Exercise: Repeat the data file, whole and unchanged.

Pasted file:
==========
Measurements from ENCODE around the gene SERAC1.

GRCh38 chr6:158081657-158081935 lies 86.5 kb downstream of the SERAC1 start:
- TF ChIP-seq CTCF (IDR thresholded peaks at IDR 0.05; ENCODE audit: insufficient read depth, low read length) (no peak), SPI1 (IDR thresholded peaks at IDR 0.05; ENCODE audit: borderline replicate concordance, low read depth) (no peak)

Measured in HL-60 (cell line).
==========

Measurements from ENCODE around the gene SERAC1.

GRCh38 chr6:158081657-158081935 lies 86.5 kb downstream of the SERAC1 start:
- TF ChIP-seq CTCF (IDR thresholded peaks at IDR 0.05; ENCODE audit: insufficient read depth, low read length) (no peak), SPI1 (IDR thresholded peaks at IDR 0.05; ENCODE audit: borderline replicate concordance, low read depth) (no peak)

Measured in HL-60 (cell line).